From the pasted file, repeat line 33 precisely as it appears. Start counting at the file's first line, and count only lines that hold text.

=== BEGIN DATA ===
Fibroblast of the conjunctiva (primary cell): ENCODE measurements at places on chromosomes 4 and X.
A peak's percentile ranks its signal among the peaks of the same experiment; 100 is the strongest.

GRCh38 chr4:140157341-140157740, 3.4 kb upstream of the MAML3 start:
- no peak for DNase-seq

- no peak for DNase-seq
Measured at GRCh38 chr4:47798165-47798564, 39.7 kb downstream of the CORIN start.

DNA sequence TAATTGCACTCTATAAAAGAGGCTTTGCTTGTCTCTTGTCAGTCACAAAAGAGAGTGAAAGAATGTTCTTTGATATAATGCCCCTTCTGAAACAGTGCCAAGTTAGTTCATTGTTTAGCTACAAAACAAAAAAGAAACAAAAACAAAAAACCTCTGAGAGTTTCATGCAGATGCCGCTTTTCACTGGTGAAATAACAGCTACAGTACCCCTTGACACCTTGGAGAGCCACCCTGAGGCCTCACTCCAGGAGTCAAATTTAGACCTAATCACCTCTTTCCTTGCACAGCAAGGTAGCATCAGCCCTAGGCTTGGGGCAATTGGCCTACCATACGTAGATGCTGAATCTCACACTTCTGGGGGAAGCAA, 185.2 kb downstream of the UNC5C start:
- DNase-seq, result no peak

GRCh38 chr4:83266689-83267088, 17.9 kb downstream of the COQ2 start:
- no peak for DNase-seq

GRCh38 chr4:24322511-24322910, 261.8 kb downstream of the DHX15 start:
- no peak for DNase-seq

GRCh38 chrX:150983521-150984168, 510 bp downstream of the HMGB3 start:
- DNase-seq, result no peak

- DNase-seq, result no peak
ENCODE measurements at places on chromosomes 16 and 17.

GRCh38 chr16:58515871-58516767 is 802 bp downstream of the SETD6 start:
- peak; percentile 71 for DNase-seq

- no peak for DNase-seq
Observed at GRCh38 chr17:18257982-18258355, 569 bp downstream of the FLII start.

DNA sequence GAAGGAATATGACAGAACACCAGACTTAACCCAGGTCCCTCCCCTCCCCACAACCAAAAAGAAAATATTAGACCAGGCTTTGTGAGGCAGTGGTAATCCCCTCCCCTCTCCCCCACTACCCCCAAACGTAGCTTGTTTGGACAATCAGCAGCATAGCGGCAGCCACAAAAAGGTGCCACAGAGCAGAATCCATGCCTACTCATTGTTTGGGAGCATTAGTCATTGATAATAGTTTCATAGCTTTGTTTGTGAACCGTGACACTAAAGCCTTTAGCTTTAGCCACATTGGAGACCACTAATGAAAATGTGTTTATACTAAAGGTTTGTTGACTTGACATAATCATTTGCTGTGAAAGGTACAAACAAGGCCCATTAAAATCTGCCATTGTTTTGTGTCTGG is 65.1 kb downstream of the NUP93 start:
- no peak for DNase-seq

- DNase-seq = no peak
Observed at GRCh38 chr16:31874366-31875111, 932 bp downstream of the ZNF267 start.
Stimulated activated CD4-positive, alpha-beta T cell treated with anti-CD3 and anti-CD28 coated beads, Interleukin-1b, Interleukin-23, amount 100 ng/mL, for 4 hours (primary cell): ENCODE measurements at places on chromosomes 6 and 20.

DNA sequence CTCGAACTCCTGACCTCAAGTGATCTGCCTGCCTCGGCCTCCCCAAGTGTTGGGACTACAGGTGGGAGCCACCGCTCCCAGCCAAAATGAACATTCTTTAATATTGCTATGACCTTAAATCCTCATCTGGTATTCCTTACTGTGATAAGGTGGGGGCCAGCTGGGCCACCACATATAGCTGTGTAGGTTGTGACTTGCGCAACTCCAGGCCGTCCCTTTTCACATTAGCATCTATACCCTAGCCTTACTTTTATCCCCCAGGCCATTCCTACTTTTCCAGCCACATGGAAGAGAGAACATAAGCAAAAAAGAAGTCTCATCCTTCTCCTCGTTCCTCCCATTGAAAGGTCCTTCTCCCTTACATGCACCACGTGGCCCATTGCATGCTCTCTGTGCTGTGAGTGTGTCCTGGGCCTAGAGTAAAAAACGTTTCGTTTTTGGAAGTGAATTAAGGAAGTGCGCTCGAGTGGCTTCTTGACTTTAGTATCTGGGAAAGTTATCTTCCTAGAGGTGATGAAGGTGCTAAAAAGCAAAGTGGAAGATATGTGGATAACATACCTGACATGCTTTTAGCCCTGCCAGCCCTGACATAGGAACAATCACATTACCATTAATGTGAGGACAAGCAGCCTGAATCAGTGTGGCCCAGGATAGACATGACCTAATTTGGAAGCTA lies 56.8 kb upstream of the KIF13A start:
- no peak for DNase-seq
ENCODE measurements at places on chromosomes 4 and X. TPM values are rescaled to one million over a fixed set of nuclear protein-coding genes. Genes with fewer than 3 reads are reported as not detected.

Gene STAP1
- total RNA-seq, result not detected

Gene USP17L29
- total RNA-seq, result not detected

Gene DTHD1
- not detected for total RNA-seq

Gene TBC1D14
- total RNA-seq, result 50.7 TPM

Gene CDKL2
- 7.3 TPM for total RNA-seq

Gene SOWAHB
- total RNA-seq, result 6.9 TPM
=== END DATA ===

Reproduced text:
Gene DTHD1